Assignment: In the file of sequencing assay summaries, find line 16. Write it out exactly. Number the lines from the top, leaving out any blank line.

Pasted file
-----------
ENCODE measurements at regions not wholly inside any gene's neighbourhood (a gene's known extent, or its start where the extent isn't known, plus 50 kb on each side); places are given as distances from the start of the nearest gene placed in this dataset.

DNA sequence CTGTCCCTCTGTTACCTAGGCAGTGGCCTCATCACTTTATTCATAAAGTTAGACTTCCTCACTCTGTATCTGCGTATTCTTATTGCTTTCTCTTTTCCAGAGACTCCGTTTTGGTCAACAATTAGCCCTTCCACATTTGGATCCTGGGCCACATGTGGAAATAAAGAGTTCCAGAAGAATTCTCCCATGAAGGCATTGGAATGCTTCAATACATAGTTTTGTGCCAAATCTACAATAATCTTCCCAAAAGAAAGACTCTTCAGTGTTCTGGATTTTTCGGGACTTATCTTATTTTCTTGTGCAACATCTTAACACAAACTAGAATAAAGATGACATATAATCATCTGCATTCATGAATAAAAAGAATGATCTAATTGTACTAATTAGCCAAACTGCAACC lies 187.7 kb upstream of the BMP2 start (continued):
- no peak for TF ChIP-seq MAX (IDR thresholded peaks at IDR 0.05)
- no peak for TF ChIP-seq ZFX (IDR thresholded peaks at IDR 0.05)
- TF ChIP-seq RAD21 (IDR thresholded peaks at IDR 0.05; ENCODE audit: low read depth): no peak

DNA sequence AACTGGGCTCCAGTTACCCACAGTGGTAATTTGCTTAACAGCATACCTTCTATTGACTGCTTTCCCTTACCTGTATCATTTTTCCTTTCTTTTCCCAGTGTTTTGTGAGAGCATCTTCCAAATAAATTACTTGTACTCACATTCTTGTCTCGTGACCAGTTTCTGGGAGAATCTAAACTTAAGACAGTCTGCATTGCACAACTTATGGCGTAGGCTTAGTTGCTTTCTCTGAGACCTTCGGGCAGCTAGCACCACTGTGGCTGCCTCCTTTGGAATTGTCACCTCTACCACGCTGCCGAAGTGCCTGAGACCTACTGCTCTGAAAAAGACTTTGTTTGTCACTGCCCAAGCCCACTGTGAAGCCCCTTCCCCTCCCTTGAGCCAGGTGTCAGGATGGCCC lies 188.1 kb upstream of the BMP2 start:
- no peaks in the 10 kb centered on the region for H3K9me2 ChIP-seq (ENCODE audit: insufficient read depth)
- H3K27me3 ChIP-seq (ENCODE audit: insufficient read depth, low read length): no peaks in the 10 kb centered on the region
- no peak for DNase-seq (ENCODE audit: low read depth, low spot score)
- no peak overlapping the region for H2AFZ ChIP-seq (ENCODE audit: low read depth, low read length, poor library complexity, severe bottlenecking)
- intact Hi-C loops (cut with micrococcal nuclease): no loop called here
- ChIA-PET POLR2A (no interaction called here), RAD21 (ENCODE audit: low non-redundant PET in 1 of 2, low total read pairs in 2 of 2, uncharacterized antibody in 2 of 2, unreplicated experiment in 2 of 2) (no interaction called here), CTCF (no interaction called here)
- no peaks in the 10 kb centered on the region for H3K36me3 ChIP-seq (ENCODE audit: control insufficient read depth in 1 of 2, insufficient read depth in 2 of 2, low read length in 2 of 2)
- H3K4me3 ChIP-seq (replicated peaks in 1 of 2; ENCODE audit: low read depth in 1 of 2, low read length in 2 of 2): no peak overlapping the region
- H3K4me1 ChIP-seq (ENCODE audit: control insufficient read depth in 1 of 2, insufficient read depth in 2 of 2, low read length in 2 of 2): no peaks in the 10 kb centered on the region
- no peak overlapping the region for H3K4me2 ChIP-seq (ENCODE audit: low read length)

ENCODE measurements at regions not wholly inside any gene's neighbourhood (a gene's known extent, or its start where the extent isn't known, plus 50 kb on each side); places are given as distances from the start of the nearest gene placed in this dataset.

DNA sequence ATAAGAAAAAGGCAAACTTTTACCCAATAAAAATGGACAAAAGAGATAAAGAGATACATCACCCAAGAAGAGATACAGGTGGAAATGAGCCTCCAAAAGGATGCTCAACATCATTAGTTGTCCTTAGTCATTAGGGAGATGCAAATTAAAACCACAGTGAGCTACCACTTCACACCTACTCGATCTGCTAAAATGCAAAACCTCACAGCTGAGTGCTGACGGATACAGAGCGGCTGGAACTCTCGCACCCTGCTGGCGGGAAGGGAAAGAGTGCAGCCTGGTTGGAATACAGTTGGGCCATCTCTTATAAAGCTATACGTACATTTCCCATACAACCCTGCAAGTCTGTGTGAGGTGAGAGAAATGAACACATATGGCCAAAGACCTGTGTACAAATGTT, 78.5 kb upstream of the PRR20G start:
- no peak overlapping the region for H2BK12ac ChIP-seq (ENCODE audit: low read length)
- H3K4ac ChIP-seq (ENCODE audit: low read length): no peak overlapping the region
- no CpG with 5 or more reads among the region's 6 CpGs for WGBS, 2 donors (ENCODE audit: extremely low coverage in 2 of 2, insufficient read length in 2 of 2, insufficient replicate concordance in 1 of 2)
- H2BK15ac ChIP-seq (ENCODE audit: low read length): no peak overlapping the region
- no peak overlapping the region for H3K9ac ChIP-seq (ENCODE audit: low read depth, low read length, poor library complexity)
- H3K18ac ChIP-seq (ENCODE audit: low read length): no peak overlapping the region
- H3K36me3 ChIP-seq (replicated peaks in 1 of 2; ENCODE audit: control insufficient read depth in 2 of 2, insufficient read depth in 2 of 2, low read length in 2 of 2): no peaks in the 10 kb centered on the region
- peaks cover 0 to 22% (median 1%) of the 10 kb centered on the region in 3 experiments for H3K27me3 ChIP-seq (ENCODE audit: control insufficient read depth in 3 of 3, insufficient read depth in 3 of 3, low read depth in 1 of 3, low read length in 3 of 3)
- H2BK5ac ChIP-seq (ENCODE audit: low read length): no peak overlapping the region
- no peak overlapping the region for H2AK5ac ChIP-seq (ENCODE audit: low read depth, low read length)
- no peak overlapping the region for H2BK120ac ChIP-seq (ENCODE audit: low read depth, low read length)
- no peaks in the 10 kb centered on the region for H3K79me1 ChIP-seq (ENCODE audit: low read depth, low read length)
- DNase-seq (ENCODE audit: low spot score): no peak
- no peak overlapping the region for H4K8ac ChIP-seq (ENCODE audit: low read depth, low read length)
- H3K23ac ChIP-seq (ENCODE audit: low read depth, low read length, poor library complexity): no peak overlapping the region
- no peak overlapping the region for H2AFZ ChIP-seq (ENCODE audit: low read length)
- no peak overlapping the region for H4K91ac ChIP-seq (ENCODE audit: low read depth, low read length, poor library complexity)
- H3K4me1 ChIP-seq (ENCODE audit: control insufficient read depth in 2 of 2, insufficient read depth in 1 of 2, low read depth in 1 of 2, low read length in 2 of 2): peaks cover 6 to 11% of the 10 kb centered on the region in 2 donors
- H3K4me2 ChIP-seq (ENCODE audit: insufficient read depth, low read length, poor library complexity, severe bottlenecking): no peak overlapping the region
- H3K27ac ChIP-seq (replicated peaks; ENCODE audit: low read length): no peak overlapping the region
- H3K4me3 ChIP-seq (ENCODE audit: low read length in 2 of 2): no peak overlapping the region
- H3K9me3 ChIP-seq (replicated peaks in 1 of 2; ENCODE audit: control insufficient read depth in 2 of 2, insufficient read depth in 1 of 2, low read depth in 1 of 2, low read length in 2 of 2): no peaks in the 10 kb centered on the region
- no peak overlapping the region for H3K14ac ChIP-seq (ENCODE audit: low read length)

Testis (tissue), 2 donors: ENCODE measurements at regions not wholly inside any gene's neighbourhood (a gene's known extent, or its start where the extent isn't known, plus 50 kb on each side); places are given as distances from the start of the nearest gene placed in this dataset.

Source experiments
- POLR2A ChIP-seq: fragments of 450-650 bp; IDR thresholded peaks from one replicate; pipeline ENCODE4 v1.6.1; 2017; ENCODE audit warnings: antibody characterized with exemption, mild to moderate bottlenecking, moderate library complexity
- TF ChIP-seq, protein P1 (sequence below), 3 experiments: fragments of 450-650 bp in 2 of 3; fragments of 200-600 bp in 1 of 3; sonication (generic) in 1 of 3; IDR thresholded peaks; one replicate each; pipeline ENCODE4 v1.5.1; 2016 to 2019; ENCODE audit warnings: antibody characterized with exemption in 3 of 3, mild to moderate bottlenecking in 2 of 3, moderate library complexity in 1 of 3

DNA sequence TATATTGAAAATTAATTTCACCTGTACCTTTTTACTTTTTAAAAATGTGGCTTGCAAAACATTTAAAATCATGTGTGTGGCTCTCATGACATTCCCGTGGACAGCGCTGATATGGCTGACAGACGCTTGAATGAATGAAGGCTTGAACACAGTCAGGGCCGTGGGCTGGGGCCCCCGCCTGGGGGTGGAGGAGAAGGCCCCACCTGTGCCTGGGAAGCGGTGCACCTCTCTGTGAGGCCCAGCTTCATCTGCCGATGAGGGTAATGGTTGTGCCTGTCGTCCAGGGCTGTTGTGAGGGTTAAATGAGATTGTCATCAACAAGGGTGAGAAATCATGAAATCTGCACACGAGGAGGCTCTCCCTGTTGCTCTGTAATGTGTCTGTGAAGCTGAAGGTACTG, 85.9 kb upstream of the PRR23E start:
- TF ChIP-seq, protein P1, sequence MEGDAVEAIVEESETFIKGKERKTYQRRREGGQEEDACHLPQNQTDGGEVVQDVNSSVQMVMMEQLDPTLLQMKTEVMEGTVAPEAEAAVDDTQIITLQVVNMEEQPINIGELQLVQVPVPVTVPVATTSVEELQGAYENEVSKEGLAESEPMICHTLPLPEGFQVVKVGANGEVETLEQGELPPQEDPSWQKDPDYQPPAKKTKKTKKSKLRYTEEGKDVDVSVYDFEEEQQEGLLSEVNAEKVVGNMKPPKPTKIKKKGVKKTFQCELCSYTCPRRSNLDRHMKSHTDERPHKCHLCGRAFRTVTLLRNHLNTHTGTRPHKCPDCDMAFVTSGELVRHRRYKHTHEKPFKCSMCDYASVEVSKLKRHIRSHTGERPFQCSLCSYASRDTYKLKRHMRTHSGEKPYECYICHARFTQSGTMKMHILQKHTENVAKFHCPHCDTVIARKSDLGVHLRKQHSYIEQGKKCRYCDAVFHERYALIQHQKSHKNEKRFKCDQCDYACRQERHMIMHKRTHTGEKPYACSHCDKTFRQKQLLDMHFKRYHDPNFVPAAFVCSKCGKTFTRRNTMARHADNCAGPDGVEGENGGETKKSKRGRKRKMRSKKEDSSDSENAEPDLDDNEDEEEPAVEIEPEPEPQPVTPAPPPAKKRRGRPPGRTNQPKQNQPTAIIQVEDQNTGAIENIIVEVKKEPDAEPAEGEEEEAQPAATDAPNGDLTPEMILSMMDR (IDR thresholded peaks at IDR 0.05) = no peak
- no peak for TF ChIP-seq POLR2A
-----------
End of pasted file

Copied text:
- no peak overlapping the region for H3K4me2 ChIP-seq (ENCODE audit: low read length)